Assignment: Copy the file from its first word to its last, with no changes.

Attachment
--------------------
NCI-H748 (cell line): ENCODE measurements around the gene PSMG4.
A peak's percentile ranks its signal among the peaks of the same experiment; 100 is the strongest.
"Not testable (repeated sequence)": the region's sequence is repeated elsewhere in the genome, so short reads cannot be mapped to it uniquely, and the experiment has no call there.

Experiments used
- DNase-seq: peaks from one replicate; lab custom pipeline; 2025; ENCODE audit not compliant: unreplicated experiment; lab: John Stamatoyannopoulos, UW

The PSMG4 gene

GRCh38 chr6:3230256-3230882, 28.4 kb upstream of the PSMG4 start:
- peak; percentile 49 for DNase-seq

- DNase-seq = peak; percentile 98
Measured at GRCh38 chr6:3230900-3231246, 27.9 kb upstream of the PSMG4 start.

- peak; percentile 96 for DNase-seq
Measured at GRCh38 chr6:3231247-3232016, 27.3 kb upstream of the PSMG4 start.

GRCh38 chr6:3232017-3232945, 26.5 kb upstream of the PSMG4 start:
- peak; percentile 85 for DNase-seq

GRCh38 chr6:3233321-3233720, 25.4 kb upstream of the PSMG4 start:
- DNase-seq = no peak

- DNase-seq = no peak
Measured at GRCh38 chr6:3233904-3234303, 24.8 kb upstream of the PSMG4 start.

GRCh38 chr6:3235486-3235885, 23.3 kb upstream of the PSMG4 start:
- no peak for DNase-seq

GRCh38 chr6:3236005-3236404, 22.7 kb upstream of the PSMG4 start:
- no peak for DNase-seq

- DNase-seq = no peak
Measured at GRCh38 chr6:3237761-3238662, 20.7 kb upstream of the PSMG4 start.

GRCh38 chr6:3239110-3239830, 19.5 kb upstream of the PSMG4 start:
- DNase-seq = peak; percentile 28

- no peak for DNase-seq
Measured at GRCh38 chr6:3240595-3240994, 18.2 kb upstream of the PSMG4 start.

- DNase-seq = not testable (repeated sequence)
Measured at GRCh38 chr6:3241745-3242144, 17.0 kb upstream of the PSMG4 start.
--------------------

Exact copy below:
NCI-H748 (cell line): ENCODE measurements around the gene PSMG4.
A peak's percentile ranks its signal among the peaks of the same experiment; 100 is the strongest.
"Not testable (repeated sequence)": the region's sequence is repeated elsewhere in the genome, so short reads cannot be mapped to it uniquely, and the experiment has no call there.

Experiments used
- DNase-seq: peaks from one replicate; lab custom pipeline; 2025; ENCODE audit not compliant: unreplicated experiment; lab: John Stamatoyannopoulos, UW

The PSMG4 gene

GRCh38 chr6:3230256-3230882, 28.4 kb upstream of the PSMG4 start:
- peak; percentile 49 for DNase-seq

- DNase-seq = peak; percentile 98
Measured at GRCh38 chr6:3230900-3231246, 27.9 kb upstream of the PSMG4 start.

- peak; percentile 96 for DNase-seq
Measured at GRCh38 chr6:3231247-3232016, 27.3 kb upstream of the PSMG4 start.

GRCh38 chr6:3232017-3232945, 26.5 kb upstream of the PSMG4 start:
- peak; percentile 85 for DNase-seq

GRCh38 chr6:3233321-3233720, 25.4 kb upstream of the PSMG4 start:
- DNase-seq = no peak

- DNase-seq = no peak
Measured at GRCh38 chr6:3233904-3234303, 24.8 kb upstream of the PSMG4 start.

GRCh38 chr6:3235486-3235885, 23.3 kb upstream of the PSMG4 start:
- no peak for DNase-seq

GRCh38 chr6:3236005-3236404, 22.7 kb upstream of the PSMG4 start:
- no peak for DNase-seq

- DNase-seq = no peak
Measured at GRCh38 chr6:3237761-3238662, 20.7 kb upstream of the PSMG4 start.

GRCh38 chr6:3239110-3239830, 19.5 kb upstream of the PSMG4 start:
- DNase-seq = peak; percentile 28

- no peak for DNase-seq
Measured at GRCh38 chr6:3240595-3240994, 18.2 kb upstream of the PSMG4 start.

- DNase-seq = not testable (repeated sequence)
Measured at GRCh38 chr6:3241745-3242144, 17.0 kb upstream of the PSMG4 start.